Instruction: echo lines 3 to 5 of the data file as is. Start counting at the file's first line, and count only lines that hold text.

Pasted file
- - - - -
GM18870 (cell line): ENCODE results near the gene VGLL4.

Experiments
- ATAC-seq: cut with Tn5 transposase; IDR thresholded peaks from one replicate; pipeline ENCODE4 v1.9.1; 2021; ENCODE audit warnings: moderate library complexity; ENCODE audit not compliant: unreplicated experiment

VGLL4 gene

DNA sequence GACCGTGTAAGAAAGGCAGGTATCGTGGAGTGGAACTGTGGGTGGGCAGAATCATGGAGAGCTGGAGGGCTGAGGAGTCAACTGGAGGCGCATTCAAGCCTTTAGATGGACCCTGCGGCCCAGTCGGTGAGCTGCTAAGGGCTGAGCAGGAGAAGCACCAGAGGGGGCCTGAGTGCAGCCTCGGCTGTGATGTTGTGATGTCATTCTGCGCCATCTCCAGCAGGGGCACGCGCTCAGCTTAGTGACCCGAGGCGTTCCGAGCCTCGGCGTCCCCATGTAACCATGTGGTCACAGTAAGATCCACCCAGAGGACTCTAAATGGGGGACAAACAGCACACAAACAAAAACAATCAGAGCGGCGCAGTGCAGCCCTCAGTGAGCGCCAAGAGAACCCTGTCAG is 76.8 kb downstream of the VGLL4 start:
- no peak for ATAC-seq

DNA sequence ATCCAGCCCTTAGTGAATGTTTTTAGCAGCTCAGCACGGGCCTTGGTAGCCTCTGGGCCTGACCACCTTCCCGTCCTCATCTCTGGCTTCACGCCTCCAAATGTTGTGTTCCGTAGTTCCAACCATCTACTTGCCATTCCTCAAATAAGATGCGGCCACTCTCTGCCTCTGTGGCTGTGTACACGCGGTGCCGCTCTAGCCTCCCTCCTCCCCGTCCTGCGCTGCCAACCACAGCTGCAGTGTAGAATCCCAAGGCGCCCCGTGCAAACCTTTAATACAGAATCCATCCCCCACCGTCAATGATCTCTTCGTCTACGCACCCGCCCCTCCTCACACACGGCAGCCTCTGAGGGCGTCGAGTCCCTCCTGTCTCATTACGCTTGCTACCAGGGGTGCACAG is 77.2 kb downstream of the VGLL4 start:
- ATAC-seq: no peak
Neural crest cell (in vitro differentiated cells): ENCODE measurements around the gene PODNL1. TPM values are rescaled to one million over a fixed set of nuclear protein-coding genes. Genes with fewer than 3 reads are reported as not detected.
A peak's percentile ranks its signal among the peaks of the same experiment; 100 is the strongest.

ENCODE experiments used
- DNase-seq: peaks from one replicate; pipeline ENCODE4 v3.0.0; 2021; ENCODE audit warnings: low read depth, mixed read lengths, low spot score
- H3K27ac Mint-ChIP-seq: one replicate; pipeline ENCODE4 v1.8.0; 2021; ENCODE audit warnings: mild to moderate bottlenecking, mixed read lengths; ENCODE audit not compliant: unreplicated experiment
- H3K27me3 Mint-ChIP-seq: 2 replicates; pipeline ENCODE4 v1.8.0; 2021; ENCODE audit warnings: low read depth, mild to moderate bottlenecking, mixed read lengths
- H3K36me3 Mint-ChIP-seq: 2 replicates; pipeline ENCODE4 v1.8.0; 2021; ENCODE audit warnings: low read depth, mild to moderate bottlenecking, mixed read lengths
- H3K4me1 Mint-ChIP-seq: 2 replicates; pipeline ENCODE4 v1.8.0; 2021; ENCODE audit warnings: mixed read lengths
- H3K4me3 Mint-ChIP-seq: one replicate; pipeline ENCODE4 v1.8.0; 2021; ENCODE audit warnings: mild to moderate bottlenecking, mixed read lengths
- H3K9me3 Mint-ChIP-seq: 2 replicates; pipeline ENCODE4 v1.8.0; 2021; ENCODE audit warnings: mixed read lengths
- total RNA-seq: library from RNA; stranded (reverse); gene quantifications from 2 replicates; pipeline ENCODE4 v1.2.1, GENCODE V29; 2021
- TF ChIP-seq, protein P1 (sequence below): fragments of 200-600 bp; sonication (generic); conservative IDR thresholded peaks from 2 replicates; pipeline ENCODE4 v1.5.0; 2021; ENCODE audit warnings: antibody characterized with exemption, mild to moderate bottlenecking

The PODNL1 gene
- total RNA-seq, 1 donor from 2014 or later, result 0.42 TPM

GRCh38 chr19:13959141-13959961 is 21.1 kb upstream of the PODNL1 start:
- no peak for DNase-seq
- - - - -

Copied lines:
- ATAC-seq: cut with Tn5 transposase; IDR thresholded peaks from one replicate; pipeline ENCODE4 v1.9.1; 2021; ENCODE audit warnings: moderate library complexity; ENCODE audit not compliant: unreplicated experiment

VGLL4 gene

DNA sequence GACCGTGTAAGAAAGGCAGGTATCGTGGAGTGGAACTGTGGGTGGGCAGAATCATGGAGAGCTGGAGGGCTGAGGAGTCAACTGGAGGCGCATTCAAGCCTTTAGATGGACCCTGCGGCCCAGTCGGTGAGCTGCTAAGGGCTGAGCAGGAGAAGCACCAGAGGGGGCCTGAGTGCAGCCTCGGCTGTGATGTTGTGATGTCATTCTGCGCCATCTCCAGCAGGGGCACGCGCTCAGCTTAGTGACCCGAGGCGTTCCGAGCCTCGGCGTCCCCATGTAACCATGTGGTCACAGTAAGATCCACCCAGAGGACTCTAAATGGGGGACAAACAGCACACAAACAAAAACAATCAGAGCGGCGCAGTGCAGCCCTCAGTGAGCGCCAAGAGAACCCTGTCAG is 76.8 kb downstream of the VGLL4 start: